For those of us who grew up in the 80s, every week we saw Prince Adam getting out of jams by invoking the power of Grayskull. No matter where he was at the time, the sequence would flash him back to the front of the fortress of mystery and power, amid flashing magical lightning and a pulse-pounding musical score. Castle Grayskull was burned into our brains.
The Filmation animated commercial, by contrast, gave us a more toy-accurate depiction of the castle:
No blog post on Castle Grayskull could be exhaustive – there is simply too much to cover. I may need to revisit the topic in a future post.
Castle Grayskull in Action
Øyvind Meisfjord has kindly contributed the following image and videos of the castle in action:
This Masters of the Universe store display is an interesting piece. On the side with Castle Grayskull, it features a number of hand-painted prototypes or early casts, including Teela, Wind Raider, Battle Cat and Zodac. It also features a hand painted version of Castle Grayskull that was used in a lot of promotional materials. It’s the same sculpt as the final version, but the paint detail is a lot finer than what you found on any of the production castles.
I clearly remember playing with Teela as a child. I don’t know if that means I owned her, or if she belonged to a sibling, but her gold and white costume and mysterious rust-red snake armor were etched into my brain from an early age.
Teela appears early in an animated Masters of the Universe commercial, by Filmation Studios. The full video has been uploaded by James Eatock on Instagram and Facebook.
Design & Development
Teela, released in the later half of 1982, was the first female figure in the Masters of the Universe line, and probably the best. Another Mark Taylor design, Teela was conceived as a powerful heroic warrior armed with a shield and spear:
Teela originally had brown boots with white tops, a golden spear and shield, and blonde hair, as depicted in the first MOTU mini comic, He-Man and the Power Sword.
We can see these colors recreated in this recolored version of the B-sheet released in the Mark Taylor Portfolio, from Super7 and The Power and the Honor Foundation:
It’s probably fairly well known among fans now that two separate Mark Taylor characters, Teela and Sorceress (aka Goddess), were eventually combined into a single character (Teela). Mattel’s marketing group didn’t think there was enough demand for two female action figures in one year, although it would be later shown that almost 40% of the kids who collected MOTU figures were girls. Zodac ended up being created to take the eighth spot in the 1982 lineup.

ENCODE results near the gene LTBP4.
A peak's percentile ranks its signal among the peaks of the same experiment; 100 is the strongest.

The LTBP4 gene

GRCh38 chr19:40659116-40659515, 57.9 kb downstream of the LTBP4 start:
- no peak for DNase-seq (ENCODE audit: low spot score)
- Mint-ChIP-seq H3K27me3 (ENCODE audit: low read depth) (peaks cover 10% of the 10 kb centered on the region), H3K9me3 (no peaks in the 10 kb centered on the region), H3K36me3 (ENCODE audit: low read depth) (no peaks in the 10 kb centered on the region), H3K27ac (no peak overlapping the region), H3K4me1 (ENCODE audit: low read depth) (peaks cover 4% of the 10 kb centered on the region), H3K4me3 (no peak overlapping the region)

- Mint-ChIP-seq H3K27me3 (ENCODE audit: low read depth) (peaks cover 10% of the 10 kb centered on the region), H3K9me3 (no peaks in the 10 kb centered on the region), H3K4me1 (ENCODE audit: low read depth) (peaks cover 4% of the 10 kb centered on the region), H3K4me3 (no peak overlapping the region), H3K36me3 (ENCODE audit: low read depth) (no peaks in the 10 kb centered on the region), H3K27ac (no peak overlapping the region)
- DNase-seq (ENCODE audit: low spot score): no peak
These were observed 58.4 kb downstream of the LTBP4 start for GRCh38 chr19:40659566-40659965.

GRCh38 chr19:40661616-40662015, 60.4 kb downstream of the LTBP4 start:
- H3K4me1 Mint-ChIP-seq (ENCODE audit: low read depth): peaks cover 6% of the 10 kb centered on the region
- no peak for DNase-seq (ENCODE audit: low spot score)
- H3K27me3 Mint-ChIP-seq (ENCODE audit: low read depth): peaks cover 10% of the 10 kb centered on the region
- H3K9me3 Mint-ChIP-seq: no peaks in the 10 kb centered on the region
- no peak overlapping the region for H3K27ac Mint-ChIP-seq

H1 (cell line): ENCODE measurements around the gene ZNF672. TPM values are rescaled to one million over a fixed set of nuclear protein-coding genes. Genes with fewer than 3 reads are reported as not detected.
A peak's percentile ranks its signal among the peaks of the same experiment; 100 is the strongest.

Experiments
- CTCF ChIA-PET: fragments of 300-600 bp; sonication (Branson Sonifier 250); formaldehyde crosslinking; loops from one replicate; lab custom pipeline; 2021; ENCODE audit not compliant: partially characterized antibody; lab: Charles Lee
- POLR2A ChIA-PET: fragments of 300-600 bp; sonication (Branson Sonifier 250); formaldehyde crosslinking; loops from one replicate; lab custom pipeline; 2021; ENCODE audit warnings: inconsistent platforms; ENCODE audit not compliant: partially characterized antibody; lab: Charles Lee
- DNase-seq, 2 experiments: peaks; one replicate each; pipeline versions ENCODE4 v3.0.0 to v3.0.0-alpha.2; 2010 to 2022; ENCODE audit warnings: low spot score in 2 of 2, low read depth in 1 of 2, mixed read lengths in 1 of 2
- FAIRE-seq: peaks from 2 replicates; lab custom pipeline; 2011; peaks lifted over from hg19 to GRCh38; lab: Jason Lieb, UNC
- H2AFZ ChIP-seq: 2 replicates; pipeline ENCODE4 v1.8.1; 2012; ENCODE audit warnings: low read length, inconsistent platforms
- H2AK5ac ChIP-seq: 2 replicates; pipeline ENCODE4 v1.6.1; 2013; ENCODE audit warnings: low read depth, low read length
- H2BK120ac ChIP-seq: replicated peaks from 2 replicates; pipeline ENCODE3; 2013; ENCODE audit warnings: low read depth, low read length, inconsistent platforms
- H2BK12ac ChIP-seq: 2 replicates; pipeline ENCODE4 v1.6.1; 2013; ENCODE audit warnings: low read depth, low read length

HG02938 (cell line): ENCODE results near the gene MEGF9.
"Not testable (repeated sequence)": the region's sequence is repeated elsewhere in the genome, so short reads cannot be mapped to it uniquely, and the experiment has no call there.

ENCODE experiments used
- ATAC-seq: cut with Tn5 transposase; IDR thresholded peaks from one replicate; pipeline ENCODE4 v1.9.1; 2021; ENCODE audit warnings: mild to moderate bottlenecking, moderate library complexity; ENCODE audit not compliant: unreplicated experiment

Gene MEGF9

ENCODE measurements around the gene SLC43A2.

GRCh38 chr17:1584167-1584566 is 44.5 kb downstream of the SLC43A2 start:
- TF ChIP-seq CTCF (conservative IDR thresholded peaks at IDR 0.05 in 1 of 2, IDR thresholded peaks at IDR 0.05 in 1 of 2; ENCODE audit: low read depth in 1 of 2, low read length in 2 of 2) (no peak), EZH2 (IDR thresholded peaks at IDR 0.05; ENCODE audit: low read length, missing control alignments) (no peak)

Sorceress, or Goddess as she is usually called now, was intended to be a changeling and double agent. Her snake head dress had fangs and she had a cold, calculating expression in the concept art. She had brown boots, brown armor and a brown staff, a light green body suit, and a dark green outfit. Her outfit was very similar to Teela’s, but lacked the leaf-like overlay hanging down her front.
Although she wasn’t produced as a figure in the vintage line, she did make an appearance in the first MOTU mini comic. By that time she had been re-imagined as a noble and mysterious defender of Castle Grayskull.
It’s worth noting that although Mark Taylor envisioned her as a human woman wearing a green body suit, the comic book (art by Alfredo Alcala) portrayed her with a green face as well. When Teela and Sorceress/Goddess were combined into the same character, Teela inherited the Sorceress’ snake armor and staff, but kept her own Caucasian complexion.
It’s also worth noting that Mark Taylor’s original design for the the basic Teela buck lacked the golden collar overlay that was molded into the final figure. That piece was intended to be an additional accessory. Sorceress/Goddess would have had a unique head, and the snake armor would have gone over the basic body design below:
The first known prototype of Teela exists only in fragmentary form. Sculpted by Tony Guerrero, this Teela was quite racy, in the style of Frank Frazetta’s female characters. The straps on her bikini have circular ornaments on them, recalling Mark’s Taylor’s B-sheet.
It’s possible that this version of Teela was the basis for Teela as she appeared in DC Comics’ 1982 story, To Tempt The Gods:
The cross sell art depicts Teela with reddish-brown boots and armor (these could appear more red or more brown, depending on the printing) and Goddess’ snake staff in gold:
However, Mattel’s prototype for this version of Teela had a more vibrant color scheme. In the model below, Teela is carrying the gold spear and shield from the original concept Teela drawing. In marketing materials she is depicted playing the same role that the Goddess/Sorceress did in the first mini comic.
Another view of the prototype from the 1982 Mattel dealer catalog: